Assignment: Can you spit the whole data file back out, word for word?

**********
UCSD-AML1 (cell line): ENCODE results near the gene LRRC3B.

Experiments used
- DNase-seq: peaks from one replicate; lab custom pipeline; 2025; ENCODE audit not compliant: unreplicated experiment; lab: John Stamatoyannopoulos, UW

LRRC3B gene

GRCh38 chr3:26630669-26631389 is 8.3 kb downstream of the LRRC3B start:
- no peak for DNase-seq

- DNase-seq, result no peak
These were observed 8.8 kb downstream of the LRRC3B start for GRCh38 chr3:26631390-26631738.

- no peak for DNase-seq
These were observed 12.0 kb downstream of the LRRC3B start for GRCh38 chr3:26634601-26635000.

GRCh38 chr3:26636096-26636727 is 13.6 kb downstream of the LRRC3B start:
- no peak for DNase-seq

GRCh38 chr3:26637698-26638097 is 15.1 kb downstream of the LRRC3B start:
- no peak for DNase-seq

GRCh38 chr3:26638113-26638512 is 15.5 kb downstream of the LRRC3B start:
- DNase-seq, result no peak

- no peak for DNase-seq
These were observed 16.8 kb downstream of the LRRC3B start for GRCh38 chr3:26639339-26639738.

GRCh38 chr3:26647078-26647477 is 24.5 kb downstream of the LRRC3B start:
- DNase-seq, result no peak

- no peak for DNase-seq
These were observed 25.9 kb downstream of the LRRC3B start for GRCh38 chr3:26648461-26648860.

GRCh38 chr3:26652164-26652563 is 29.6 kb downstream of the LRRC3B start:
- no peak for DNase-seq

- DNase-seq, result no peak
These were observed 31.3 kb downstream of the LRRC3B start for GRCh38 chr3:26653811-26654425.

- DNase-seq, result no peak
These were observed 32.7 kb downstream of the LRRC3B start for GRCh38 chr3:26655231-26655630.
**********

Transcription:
UCSD-AML1 (cell line): ENCODE results near the gene LRRC3B.

Experiments used
- DNase-seq: peaks from one replicate; lab custom pipeline; 2025; ENCODE audit not compliant: unreplicated experiment; lab: John Stamatoyannopoulos, UW

LRRC3B gene

GRCh38 chr3:26630669-26631389 is 8.3 kb downstream of the LRRC3B start:
- no peak for DNase-seq

- DNase-seq, result no peak
These were observed 8.8 kb downstream of the LRRC3B start for GRCh38 chr3:26631390-26631738.

- no peak for DNase-seq
These were observed 12.0 kb downstream of the LRRC3B start for GRCh38 chr3:26634601-26635000.

GRCh38 chr3:26636096-26636727 is 13.6 kb downstream of the LRRC3B start:
- no peak for DNase-seq

GRCh38 chr3:26637698-26638097 is 15.1 kb downstream of the LRRC3B start:
- no peak for DNase-seq

GRCh38 chr3:26638113-26638512 is 15.5 kb downstream of the LRRC3B start:
- DNase-seq, result no peak

- no peak for DNase-seq
These were observed 16.8 kb downstream of the LRRC3B start for GRCh38 chr3:26639339-26639738.

GRCh38 chr3:26647078-26647477 is 24.5 kb downstream of the LRRC3B start:
- DNase-seq, result no peak

- no peak for DNase-seq
These were observed 25.9 kb downstream of the LRRC3B start for GRCh38 chr3:26648461-26648860.

GRCh38 chr3:26652164-26652563 is 29.6 kb downstream of the LRRC3B start:
- no peak for DNase-seq

- DNase-seq, result no peak
These were observed 31.3 kb downstream of the LRRC3B start for GRCh38 chr3:26653811-26654425.

- DNase-seq, result no peak
These were observed 32.7 kb downstream of the LRRC3B start for GRCh38 chr3:26655231-26655630.